Mangroves provide many benefits, from the provision of food and fuel wood to local coastal communities, to storm protection, and the removal of carbon from the atmosphere that otherwise has potential to worsen climate change. However, mangroves are coming under increasing pressure due to land use changes resulting from coastal development, aquaculture and climate change. In Vietnam for example, the area under mangrove forest declined by 35% between 1983 and 2012, increasing the vulnerability of the coast to tidal surges, hurricanes and saline intrusion as well as reducing the availability and accessibility of mangrove resources necessary to support people’s livelihoods.
Previous research has helped us better understand mangrove ecosystems and the relationships between mangrove protection, restoration and aquaculture, particularly in the Mekong Delta where the largest areas of mangroves in Vietnam are found. Less attention has been given to mangroves elsewhere on the Vietnamese coast, or to the interactions between the human and environmental components of the mangrove system, and how they can help each other to be more resilient. Working in northern Vietnam’s Red River Delta, we aim to evaluate socio-ecological resilience in mangrove systems and explore management options that can maintain resilience and enhance the delivery of benefits at local to global scales. To achieve this aim we will meet the following objectives:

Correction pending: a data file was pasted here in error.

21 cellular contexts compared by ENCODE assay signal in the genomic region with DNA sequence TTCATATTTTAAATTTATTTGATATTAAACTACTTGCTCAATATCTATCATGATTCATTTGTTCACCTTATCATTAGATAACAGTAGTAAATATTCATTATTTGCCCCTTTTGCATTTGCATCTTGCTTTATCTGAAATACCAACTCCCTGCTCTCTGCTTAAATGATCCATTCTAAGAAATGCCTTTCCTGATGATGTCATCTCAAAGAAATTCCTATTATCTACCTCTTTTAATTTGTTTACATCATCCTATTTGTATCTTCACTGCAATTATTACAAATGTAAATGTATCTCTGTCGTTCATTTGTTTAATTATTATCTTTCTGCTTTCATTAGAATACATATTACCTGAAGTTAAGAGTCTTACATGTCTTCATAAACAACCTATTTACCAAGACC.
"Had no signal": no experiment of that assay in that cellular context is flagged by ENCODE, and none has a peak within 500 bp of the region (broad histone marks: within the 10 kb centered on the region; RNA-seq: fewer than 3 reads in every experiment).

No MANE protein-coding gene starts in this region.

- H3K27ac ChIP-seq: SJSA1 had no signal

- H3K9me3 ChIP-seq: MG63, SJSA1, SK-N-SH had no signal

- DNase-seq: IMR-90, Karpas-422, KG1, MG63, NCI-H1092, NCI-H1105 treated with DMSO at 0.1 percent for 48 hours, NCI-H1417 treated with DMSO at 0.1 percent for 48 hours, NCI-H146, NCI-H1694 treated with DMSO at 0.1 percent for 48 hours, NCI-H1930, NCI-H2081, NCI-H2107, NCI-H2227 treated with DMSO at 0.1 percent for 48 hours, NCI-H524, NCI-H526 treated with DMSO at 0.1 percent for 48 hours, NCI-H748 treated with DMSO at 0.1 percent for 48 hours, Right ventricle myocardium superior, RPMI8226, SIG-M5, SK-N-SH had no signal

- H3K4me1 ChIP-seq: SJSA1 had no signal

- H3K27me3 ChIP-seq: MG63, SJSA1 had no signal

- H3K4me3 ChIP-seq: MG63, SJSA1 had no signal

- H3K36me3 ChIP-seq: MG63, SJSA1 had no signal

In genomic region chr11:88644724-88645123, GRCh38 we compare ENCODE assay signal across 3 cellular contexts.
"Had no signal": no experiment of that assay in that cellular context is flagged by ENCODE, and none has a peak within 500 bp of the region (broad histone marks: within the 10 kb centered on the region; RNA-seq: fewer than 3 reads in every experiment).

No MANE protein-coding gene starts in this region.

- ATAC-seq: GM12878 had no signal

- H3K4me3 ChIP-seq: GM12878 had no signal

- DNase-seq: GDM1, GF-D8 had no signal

- Understand spatial and temporal change in mangrove systems using historical and contemporary maps, satellite images and ecological data.
- Identify and evaluate local livelihood trajectories in mangrove socio-ecological systems and the role of ecosystem services.
- Chart the trajectory of socio-ecological resilience in select mangrove systems and outcomes for ecosystem services.
- Ascertain the synergies and trade-offs between livelihood and other benefits delivered by mangroves across scales, and evaluate management options for delivering multiple ecosystem services.
Our objectives will be addressed using qualitative and quantitative research methods and combining ecology, remote sensing, GIS, livelihood approaches and scenario evaluation. Stakeholder engagement, knowledge exchange and resource development have been integrated throughout our project to build capacity for conservation and sustainable management of mangroves in Vietnam.